A Toast to Judith Light, and to Transparent‘s Glorious Season Finale

(Episodes 3.09 and 3.10)

TV Features Transparent
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A Toast to Judith Light, and to Transparent‘s Glorious Season Finale

In “Off the Grid,” the penultimate episode of Transparent’s third season, the Pfeffermans’ sense of their relation to others suddenly splinters apart. Ali’s nitrous-fueled hallucinations inspire her research (“intersectionality as the Holy Other”) and, from Leslie, her retreat; in Overland Park, Kansas, where she joins Josh for barbecues and sunset walks, her brother finds that he’s Colton’s biological father, but not, as it happens, his dad. Sarah’s dominatrix flees for Boulder, and she’s unable to replace her with Len; Maura’s doctor stops her medical transition on account of her 70-year-old heart; Shelley’s is broken, too, by Buzz’s dissimulations. “What I will not accept is being lied to,” she says, recalling the series’ entire arc in a single declaration. “Never again.”

Scattering ashes and hitting the road, drinking, dancing, and raging, the Pfeffermans spend much of “Off the Grid” cutting ties with those outside their fold: It’s telling, for instance, that the episode opens with Raquel submerged in the ritual bath, as if cleansing herself of their influence. It’s disappointment, discontent, that propels their actions—including Maura’s first dalliance with a man—but there’s also a potent feeling of homecoming afoot, a family assembling around the hearth. “No one can see me like you do,” Yoko Ono sings, against glimpses of Ali, Maura, and Sarah at their most contemplative. “No one can see you like I do.”

This has been the central thrust of Transparent this season. As I wrote of “To Sardines and Back” and “Just the Facts,” Jill Soloway’s gossamer reflections on the content of kinship suggest that “family itself is home, even as its architecture changes.” On the cruise, in “Exciting and New,” there’s no respite from pain—or “the size of my fear,” as Maura says so poetically—but there is the recognition that each Pfefferman bears it: the weight of past trips, past sicknesses, past holidays, past fights. Though Josh is so bereft that he begs off from dinner, and later castigates Ali for the closeness they’ve built, the Pfeffermans seek the familiar as expatriates might, gathering together to speak their common tongue as if foreigners in a far country.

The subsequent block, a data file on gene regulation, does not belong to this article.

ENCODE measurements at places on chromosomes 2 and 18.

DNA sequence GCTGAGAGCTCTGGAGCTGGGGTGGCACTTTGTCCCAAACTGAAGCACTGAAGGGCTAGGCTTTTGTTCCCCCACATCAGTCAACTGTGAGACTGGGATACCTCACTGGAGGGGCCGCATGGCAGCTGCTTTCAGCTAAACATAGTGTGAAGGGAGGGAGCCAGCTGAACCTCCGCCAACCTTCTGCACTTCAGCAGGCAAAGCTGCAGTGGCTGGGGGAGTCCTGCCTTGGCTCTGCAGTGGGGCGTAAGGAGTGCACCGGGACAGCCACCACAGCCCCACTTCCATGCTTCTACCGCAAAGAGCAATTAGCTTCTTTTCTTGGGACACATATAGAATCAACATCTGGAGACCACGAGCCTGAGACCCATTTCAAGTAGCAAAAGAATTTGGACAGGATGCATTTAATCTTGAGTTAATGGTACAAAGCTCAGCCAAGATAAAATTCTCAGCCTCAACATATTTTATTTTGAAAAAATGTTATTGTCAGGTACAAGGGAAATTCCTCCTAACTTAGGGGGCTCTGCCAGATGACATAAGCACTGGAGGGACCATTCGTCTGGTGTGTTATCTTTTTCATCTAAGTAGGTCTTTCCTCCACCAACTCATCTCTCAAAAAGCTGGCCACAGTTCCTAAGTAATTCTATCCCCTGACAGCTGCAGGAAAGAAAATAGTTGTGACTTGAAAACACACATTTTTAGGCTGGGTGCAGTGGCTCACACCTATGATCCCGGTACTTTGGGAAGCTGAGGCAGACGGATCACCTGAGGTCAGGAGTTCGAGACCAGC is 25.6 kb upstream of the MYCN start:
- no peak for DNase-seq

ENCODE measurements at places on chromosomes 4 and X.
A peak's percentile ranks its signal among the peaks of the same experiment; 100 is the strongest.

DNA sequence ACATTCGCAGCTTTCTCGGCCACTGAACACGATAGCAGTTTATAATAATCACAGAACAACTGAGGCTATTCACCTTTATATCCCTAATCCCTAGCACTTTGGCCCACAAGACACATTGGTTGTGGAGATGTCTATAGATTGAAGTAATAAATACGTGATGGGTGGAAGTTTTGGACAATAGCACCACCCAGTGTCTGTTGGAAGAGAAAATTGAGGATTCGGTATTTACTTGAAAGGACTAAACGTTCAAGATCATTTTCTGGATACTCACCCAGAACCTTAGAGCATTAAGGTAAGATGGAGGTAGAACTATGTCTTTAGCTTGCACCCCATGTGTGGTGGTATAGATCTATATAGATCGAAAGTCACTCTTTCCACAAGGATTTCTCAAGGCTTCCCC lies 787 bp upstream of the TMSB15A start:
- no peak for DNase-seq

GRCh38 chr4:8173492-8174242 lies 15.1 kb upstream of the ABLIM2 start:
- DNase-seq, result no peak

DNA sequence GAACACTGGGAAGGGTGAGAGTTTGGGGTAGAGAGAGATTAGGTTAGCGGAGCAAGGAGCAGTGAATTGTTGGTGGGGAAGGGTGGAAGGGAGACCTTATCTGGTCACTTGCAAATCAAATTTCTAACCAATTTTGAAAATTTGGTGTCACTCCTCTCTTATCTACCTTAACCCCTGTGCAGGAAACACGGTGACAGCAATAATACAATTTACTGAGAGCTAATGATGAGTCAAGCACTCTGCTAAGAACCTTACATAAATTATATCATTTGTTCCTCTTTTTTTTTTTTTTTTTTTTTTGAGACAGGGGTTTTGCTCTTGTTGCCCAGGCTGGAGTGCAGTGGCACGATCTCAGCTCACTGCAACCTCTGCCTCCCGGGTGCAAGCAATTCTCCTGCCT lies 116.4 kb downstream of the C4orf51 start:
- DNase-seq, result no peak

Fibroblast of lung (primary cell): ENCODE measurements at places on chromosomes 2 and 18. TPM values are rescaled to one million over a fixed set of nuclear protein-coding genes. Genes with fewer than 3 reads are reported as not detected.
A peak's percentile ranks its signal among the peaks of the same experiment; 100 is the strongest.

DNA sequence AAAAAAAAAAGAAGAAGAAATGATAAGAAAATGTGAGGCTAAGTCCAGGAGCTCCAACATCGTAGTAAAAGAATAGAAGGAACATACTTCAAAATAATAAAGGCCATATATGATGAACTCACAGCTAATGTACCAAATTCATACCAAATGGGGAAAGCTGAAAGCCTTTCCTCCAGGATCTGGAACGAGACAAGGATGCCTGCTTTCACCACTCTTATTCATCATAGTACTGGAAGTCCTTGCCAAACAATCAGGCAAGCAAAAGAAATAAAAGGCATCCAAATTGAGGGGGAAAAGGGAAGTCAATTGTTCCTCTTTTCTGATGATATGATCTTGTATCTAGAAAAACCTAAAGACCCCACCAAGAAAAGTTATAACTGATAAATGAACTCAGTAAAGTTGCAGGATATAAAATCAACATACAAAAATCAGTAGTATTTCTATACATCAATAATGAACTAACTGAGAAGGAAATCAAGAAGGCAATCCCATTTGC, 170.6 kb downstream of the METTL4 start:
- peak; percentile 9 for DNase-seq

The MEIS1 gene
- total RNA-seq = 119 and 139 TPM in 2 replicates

If neither “Off the Grid” or “Exciting and New” matches the season’s strongest episodes, “Elizah” and “If I Were a Bell,” the events contained therein nonetheless set up two of its most remarkable sequences—one faintly comic, the other pure joy. The cruise-buffet Seder the Pfeffermans celebrate, with Wasabi standing in for the bitter herbs (“You really get the bitterness of being a slave on that one,” Sarah remarks, biting into the cracker), is an inventive way of propelling them forward, as though the Passover tradition encourages each to be honest. It’s here that Maura admits, “My actual self is so tied up with the shame,” and that Shel confesses she’s “not at home in this family.” “If you want to hear my story,” she adds, echoing what might be the series’ credo, “my story wants to be heard by you.”

After a season, or perhaps a lifetime, in which she’s felt adrift from her own blood, Shel’s performance at the Spinnaker Lounge marshals the force of a plea, or a prayer—an act of “coming out” as the self she once was, stepping from “the darkness of a secret” into the stage’s bright light. With her wide, wet eyes and half-fearful voice, gaining confidence as she embraces the contradictions of Alanis Morissette’s “Hand in My Pocket,” Judith Light, in as masterly a feat of acting as I’ve seen on television all year, delivers Shel Pfefferman’s finest hour—and director Marta Cunningham holds tight all the while to her irrepressible face.

“No one’s got it all figured out just yet,” she says, revising Morissette’s lyric to reflect the universal, and this is, indeed, the lesson of Transparent, the reason we circle around its hearth. By the time Ali, Sarah, and Maura lead the crowd’s standing ovation, and Light ends the season with Shel’s grateful bow, it does seem that she’s once again at home in her family: No one can see her like they do.

Matt Brennan is the TV editor of Paste Magazine. He tweets about what he’s watching @thefilmgoer.